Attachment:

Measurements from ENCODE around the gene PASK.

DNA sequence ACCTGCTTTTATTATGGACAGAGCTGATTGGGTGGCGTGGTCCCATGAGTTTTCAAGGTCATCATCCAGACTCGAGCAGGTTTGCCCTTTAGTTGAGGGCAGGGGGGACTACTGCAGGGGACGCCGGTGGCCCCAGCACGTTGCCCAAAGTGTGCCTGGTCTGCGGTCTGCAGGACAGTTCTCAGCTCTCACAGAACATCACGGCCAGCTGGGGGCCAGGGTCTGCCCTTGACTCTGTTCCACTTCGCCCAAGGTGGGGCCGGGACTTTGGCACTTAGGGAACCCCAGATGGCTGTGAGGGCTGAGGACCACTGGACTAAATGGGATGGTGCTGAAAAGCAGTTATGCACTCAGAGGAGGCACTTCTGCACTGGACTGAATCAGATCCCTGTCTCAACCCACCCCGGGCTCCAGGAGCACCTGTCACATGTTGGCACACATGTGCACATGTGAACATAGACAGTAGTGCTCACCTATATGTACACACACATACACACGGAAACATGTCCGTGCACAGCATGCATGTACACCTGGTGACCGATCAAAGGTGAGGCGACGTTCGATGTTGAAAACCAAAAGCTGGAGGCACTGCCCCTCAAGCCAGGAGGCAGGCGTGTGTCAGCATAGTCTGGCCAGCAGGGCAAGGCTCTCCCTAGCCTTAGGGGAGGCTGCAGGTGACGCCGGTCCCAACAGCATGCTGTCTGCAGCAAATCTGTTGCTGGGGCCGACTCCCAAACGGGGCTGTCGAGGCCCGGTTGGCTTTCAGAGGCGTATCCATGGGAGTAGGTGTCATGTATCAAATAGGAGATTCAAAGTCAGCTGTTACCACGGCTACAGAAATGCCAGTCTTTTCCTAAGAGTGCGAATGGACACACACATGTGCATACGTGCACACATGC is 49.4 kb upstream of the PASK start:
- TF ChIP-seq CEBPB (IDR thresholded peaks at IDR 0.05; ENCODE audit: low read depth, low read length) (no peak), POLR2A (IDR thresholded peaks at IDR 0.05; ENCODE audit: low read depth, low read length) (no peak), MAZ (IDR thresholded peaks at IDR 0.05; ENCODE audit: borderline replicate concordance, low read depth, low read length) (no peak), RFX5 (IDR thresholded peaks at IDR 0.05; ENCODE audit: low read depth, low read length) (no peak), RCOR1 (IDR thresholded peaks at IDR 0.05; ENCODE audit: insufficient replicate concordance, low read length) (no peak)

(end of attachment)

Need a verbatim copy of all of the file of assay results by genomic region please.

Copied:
Measurements from ENCODE around the gene PASK.

DNA sequence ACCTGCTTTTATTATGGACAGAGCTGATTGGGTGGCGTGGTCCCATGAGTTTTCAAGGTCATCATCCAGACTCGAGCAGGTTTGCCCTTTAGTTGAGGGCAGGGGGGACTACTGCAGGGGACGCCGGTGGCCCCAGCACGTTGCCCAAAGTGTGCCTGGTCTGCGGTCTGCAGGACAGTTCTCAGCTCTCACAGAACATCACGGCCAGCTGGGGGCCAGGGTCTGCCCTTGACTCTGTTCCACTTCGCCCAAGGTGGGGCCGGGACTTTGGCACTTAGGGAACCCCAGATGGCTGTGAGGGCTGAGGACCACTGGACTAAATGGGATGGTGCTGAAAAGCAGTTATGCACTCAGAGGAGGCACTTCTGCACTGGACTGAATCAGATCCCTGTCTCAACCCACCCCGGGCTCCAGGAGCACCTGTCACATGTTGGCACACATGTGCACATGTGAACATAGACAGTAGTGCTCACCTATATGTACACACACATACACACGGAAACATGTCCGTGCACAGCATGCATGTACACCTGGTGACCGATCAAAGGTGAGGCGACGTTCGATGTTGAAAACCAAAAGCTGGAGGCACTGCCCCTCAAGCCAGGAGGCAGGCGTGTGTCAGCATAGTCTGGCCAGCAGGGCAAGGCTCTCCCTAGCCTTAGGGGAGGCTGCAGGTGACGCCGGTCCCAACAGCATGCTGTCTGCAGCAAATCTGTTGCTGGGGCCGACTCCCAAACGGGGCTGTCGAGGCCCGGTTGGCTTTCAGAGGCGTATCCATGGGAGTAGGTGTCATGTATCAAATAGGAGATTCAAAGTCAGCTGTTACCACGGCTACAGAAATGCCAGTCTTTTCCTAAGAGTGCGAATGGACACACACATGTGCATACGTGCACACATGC is 49.4 kb upstream of the PASK start:
- TF ChIP-seq CEBPB (IDR thresholded peaks at IDR 0.05; ENCODE audit: low read depth, low read length) (no peak), POLR2A (IDR thresholded peaks at IDR 0.05; ENCODE audit: low read depth, low read length) (no peak), MAZ (IDR thresholded peaks at IDR 0.05; ENCODE audit: borderline replicate concordance, low read depth, low read length) (no peak), RFX5 (IDR thresholded peaks at IDR 0.05; ENCODE audit: low read depth, low read length) (no peak), RCOR1 (IDR thresholded peaks at IDR 0.05; ENCODE audit: insufficient replicate concordance, low read length) (no peak)